The care recipient usually knows us and we know them.  We know their likes and dislikes, their strengths and weaknesses, and their needs and desires.  I needed to let my mother make some of her own decisions.  Some of her wishes were dementia-driven.  Rather than tell her “no” or argue with her, I walked gently, working around her decisions to keep her calm.  There were times when she wanted “2 eggs over-easy, bacon, toast with strawberry jam” and she wanted it now.  Now was 8:00 P.M.  The nursing home kitchen was closed; we had no IHOP then.  I found a little cafe that cooked breakfast 24 hours a day.  I could drive there, order a Mama-breakfast and she would be thrilled, eating it like there was no tomorrow.  Yes, it was hard on me, but it was worth it to see the pleasure she had eating her favorite meal. It can prove to be more important to let them make decisions for themselves (or think they have) than to try to control each issue. Decision-making is hard to give up after they have done it for many years, but when we want the best for them, we, too, must be willing to relearn.  Dignity can easily be lost in our overprotectiveness or always knowing what is best.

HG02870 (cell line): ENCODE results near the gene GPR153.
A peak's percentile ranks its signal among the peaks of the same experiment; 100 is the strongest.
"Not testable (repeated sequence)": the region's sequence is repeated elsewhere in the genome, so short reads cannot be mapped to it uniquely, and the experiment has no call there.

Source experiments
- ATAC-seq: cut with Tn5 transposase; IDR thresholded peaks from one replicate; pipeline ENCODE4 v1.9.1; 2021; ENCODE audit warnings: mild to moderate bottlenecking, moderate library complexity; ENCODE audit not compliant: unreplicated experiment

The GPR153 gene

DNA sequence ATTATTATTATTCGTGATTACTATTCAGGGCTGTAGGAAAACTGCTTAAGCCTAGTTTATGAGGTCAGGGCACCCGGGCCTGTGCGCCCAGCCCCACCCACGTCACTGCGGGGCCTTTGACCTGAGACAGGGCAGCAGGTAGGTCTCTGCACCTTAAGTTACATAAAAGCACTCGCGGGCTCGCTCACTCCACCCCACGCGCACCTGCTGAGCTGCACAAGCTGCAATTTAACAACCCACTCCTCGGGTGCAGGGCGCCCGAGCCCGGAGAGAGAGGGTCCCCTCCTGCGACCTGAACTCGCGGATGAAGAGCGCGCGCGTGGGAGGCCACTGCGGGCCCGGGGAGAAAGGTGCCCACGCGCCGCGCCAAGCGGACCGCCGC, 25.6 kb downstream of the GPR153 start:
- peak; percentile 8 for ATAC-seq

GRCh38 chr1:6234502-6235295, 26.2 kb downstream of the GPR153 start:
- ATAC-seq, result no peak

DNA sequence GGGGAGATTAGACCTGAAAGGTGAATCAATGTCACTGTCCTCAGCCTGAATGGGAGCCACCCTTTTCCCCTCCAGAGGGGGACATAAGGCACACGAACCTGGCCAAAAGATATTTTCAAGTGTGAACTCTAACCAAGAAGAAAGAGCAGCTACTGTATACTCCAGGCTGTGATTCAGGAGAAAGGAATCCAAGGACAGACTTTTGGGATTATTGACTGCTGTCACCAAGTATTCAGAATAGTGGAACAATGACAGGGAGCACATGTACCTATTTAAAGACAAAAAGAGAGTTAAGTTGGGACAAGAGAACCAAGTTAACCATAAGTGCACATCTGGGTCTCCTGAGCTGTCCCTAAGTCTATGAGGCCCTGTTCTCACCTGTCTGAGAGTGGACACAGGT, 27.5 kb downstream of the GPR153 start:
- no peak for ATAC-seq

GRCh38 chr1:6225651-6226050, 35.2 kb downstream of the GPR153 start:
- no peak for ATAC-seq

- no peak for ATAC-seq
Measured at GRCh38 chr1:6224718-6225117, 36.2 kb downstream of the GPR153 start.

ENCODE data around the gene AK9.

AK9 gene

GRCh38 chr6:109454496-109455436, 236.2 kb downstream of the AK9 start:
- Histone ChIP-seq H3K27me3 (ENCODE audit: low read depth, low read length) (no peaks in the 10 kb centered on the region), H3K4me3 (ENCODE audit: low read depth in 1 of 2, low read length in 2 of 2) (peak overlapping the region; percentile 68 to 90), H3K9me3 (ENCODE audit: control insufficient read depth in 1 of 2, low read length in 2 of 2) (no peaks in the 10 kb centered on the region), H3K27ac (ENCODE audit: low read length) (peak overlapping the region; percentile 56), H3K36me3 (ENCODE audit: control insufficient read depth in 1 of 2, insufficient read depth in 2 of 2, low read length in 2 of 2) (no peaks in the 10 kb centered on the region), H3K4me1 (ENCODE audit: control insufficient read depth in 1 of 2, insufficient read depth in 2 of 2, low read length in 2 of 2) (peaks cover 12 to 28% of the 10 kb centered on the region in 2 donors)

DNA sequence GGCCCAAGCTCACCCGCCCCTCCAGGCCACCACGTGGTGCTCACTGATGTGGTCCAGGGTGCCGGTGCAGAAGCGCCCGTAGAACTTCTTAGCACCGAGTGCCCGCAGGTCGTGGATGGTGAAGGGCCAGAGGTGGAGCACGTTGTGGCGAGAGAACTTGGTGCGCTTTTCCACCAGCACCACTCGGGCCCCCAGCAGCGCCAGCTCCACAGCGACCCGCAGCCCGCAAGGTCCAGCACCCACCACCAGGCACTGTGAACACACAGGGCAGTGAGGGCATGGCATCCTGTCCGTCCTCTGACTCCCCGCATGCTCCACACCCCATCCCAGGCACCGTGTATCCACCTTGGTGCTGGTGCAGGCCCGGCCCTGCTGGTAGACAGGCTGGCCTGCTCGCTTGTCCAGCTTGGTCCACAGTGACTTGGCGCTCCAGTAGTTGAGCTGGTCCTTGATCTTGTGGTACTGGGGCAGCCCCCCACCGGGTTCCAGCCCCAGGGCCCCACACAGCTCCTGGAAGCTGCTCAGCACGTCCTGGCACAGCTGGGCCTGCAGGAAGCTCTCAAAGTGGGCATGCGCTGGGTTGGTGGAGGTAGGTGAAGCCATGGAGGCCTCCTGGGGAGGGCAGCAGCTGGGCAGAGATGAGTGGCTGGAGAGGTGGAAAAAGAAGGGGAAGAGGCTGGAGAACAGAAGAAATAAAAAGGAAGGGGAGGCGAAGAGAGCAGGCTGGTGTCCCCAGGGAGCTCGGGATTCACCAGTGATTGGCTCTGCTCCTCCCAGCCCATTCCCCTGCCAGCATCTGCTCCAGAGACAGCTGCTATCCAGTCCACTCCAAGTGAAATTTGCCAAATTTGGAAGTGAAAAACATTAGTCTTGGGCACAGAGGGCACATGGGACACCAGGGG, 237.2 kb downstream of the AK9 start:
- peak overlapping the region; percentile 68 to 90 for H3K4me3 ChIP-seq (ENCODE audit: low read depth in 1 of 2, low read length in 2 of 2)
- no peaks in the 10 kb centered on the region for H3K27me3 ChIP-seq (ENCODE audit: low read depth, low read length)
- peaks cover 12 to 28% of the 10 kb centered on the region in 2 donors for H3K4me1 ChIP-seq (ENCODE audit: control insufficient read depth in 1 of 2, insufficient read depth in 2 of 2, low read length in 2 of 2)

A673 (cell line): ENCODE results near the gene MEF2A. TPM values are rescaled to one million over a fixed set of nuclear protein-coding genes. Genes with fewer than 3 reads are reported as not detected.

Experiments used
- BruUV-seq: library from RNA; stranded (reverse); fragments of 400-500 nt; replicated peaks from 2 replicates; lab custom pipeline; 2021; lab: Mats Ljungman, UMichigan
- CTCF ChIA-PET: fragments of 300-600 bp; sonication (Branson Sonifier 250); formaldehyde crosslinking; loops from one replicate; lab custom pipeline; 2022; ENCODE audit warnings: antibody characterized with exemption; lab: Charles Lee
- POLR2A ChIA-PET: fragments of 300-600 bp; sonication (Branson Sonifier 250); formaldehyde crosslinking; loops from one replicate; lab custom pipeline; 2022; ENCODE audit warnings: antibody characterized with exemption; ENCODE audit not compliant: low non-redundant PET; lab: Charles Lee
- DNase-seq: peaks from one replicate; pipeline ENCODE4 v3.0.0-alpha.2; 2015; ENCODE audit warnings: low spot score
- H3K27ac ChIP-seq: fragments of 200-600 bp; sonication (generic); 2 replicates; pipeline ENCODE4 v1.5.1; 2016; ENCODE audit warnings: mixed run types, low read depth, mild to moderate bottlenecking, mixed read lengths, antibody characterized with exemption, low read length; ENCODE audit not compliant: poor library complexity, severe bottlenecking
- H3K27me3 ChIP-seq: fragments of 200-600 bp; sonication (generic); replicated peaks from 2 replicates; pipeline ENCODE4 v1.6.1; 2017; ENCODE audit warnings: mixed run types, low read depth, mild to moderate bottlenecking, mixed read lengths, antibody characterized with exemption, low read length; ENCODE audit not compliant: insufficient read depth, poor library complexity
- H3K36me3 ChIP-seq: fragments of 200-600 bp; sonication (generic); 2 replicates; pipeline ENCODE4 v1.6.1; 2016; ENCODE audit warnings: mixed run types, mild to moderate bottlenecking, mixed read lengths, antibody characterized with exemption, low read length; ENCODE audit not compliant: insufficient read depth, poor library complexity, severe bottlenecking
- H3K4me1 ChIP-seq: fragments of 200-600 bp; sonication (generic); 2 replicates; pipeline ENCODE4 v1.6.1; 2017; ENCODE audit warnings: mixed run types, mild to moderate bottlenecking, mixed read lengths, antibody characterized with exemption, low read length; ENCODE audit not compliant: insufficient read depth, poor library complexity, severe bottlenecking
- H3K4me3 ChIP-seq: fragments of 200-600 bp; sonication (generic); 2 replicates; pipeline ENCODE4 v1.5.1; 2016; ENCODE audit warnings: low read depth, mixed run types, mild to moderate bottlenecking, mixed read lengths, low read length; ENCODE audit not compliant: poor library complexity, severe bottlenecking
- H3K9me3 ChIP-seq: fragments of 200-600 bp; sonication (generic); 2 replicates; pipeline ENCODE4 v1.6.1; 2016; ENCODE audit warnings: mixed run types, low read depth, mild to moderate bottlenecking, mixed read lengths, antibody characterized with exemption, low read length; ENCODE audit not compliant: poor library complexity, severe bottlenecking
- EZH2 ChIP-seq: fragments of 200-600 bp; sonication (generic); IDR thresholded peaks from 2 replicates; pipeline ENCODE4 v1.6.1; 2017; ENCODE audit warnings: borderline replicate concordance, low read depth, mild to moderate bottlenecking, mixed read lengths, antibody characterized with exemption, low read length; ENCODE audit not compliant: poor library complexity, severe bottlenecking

Our tasks may start as simple, but they usually change over time.  I never imagined I would be cleaning my mother’s bottom, helping her put on a dry diaper, or feeding her.  There were times when her inappropriate actions caused her to be treated like a child by administrative staff.  Many of her inhibitions were loosed with dementia.  My mother, Italian and Irish, was a feisty woman, a proud one, but some situations really took a toll on Mama’s dignity.  My mother did not like to be told what to do, nor to be put down.  As she aged, it became part of my job to restore her self-esteem.  I learned to slough off indignities by talking about how she took care of my sisters and me.  I talked about the dress shop she owned and all that entailed being an entrepreneur, or about her WWII experience at the Naval Supply Depot typing up supply orders for all the ships at sea.  She also loved to talk about her life as a Navy doctor’s wife.  On her silly side, she loved to tell me how “gorgeous” or “beautiful” she was as I gave her a bed bath, or how “cute” her own bottom was, always with a twinkle in her eye.  She made light of those hard moments and I joined her with laughter.  These were our ways of coping with indignities.  To find the best ways to get through these hard moments is your task.  Caregivers who enter into the world of the person they’re caring for can accomplish more for that person’s dignity and respect than almost anything else. Listen to them.  Encourage their telling you about the life they once led, their passions, their daily routines, and their memories.  All of this still matters.  Be a good listener.  It does not matter if they repeat the same story.  Respond so they know you are interested.